Gump phenomenon: Hanks, dumb luck or finger on pulse?

September 01, 1994|By Stephen Hunter | Stephen Hunter,Sun Film Critic

Nice guys finish second.

That's the message in the summer movie season, where, as expected, Disney's "The Lion King" racked up yawningly awesome numbers in the $260 million range and where, as unexpected, Paramount's "Forrest Gump" trounced such pre-season favorites as "True Lies," "Wolf" and "Clear and Present Danger." It will clearly finish in second place by Labor Day, with earnings of $222 million by its eighth week of release (close to double "True Lies' " take!).

I know an independent exhibitor in Baltimore who's still shaking his head and saying, "Why, why, why?" He thought the film was amusing but hardly had much in the way of staying power, and he made other selections instead, to his ultimate regret. Showing movies is just like a box of chok-lates: you never know what you're going to get. Meanwhile, the movie, like its hero, keeps plodding along in first or second place, implacably pleasant and decent and utterly unfazed.

Others are asking why as well; no film, in fact, has been so analyzed and re-analyzed, probed and poked, hit in the knee with a rubber hammer or had a stick placed on its tongue and asked to say ah. Is it reactionary, revisionist, revanchist, redemptionist or really funny? No one knows; no one agrees. It's a movie in search of a pathology to justify its amazing performance. But where everybody is giving you his or her theory, we've decided to give you something more, in keeping with this department's long, humble policy of providing maximum service for minimum reading time. Here, in one column, are no less than eight theories of "Forrest Gump."

Amazing discovery: I looked around the auditorium at a sold-out preview performance of "Forrest Gump" and realized that for the first time in many years, I was the youngest person in the room. By maybe 20 years. I buttress to this observation my 14-year-old daughter's two-sentence review of "Forrest Gump": "It's about a middle-aged dork and no kid would ever see it unless he was forced to by his parents. (She had been.) It's borrrrrrrrr-innnnnnnngggggg."

The movie business is based on (and some would say, debased by) young audiences. Most films pander after them with sniveling pathos, desperately hungry for the bucks in their jeans. But older Americans, even though they've given up on their weekly movie habit, now and then come out to back a specific film. The last such movie to enjoy a boost from gray power was the long-ago "Crocodile Dundee," perceived by many to be a re-creation of the old-time comedies of their youth. "Gump" enjoys some of these same values: it prizes virtues uncelebrated recently in films -- constancy, loyalty, friendship. There's little profanity, no actual sex, the old melody of unrequited love, and an endorsement of optimism. Perhaps more to the point is what it lacks: loud rock and roll, robots, breasts, that kind of pop nihilism that seems to embrace death and hold life as meaningless, smart-aleck banter, and contempt for authority.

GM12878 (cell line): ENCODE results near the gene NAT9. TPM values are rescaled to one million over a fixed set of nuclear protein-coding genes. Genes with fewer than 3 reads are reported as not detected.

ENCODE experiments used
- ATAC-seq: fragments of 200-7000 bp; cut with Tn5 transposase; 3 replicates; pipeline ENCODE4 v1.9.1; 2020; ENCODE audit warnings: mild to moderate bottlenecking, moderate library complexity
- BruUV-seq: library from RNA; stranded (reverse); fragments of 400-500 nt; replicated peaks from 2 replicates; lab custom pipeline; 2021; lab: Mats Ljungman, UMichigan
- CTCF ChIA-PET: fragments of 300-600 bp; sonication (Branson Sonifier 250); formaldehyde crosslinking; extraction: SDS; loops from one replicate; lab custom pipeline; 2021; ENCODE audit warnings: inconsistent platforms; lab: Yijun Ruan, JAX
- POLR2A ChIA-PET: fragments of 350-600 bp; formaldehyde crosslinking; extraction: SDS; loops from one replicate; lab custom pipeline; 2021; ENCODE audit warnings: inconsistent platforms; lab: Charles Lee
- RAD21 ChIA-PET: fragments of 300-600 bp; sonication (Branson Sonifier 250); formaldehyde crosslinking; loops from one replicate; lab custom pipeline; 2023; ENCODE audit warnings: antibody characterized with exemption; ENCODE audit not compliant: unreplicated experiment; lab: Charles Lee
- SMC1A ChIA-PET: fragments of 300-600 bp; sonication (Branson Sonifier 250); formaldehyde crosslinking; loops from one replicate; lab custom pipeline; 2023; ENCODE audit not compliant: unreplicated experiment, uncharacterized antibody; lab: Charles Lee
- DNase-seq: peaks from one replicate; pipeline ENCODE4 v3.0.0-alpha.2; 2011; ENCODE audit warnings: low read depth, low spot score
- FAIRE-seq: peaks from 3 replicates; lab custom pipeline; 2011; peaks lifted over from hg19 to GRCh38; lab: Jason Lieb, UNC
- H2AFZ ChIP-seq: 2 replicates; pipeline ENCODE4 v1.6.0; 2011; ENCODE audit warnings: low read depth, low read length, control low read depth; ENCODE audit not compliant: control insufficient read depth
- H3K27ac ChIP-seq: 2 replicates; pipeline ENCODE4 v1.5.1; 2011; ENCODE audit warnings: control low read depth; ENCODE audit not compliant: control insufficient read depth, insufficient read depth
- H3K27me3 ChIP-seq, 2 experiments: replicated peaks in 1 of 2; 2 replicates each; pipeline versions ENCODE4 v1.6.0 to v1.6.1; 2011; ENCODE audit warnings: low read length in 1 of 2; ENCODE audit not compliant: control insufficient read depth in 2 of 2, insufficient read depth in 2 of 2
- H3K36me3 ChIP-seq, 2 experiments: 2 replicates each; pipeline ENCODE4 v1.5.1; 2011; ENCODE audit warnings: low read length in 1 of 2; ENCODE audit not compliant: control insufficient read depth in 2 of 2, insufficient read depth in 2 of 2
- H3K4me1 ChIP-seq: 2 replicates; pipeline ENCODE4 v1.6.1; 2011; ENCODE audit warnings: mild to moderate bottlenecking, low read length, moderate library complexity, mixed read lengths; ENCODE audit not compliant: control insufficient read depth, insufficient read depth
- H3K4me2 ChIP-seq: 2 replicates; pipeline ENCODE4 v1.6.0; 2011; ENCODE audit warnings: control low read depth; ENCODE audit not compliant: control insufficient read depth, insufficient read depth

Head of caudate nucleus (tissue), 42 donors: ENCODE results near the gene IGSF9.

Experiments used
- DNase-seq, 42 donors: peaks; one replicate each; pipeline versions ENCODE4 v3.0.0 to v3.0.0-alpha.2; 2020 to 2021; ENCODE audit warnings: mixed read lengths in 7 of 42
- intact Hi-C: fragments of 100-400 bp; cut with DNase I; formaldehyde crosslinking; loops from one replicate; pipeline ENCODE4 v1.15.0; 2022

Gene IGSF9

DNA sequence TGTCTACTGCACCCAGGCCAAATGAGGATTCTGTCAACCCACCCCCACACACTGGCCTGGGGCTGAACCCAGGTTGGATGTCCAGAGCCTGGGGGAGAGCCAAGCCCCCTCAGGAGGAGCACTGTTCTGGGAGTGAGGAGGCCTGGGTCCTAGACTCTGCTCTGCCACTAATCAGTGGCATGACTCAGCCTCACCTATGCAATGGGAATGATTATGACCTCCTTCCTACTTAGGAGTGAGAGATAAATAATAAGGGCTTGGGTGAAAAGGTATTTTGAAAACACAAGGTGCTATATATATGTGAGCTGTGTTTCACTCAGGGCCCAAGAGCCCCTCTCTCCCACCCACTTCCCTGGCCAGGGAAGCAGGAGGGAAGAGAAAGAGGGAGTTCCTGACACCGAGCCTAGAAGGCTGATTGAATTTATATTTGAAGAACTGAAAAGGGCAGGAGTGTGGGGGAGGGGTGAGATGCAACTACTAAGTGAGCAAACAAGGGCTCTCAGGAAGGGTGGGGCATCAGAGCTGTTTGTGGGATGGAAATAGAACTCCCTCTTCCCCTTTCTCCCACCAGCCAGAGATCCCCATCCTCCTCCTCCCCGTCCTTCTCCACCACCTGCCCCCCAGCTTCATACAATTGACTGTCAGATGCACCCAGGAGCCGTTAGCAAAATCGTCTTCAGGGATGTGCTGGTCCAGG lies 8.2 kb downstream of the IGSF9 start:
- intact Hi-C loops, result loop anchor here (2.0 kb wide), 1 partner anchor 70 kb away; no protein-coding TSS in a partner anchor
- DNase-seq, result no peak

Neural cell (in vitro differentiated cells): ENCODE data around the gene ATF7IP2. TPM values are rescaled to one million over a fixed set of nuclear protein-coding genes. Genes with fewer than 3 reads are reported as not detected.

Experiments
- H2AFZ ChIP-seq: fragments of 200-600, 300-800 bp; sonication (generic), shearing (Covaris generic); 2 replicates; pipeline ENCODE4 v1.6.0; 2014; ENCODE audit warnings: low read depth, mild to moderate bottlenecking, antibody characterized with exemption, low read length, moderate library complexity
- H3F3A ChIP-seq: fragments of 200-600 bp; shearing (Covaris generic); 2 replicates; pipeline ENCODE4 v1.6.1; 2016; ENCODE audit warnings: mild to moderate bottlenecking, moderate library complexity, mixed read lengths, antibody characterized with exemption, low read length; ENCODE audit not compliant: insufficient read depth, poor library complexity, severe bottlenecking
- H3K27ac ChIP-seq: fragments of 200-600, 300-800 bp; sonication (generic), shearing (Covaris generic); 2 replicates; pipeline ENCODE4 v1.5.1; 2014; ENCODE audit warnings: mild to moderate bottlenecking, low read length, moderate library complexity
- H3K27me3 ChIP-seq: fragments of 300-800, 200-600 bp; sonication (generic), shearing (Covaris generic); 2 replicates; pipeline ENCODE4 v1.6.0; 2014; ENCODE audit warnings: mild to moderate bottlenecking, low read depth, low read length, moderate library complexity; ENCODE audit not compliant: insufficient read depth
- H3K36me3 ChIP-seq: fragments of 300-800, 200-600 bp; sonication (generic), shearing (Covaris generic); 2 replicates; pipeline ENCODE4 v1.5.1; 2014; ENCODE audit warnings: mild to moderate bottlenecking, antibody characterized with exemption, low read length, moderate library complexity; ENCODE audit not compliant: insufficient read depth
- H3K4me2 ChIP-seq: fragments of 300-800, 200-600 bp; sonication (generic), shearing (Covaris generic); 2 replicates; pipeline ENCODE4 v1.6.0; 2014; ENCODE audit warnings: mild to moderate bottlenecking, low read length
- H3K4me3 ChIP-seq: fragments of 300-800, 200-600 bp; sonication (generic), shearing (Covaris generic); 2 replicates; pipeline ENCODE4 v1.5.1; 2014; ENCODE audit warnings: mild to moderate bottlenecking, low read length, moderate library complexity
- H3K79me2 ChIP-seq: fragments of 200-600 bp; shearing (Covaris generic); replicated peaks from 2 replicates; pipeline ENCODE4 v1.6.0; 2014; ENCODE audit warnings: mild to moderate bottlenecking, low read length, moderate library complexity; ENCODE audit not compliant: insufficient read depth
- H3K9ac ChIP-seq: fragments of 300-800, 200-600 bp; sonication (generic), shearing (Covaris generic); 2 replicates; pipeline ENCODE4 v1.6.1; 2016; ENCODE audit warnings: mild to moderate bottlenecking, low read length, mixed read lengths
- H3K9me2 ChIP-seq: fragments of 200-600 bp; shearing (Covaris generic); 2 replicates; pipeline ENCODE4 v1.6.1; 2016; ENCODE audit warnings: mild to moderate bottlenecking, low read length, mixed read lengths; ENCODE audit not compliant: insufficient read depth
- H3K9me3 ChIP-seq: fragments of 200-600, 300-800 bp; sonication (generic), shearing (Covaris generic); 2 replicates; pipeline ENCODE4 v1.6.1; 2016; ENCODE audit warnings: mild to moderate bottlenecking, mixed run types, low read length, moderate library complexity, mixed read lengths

The charm of Tom Hanks. Not to be underestimated. Hanks is an extraordinary graceful performer, who represents values no other star can quite manage. He's not classically handsome, he has very little sexual authority, he does not seem to seethe with inner violence, he even lacks much in the way of a command presence. In a different era of the movies, he would have been the perennial best friend, killed in the big attack. They'd find a letter to Mom in his pocket and John Wayne would read it to the platoon. "All the guys are wonderful. That's what we're fighting for, Mom. America, a land of wonderful, regular guys and their Moms . . ."

But Hanks has almost incandescent charm, and something more: a palpable decency, a humanity in his clear face and steady eyes. He's cuddly. He's E.T. grown up into an adult white male. Make him an AIDS victim and America weeps. Make him a widowed Dad trying to find the perfect mom for his little boy and America swoons. Make him the unconscious sprite of the Sixties and even if nothing in the concept is particularly fresh (hero as idiot-savant, hero as faux innocent, hero as luckiest dude this side of Ringo Starr), and his retardation is somewhat inconsistent and unbelievable, America stands up and cheers. It turns out that within a very narrow frame of character, he moves America in ways that have nothing to do with the message or the meaning or the values of the movie. It's pure star power and it wouldn't work with a single other actor. I mean contemplate . . . Sylvester Stallone as "Forrest Gump."

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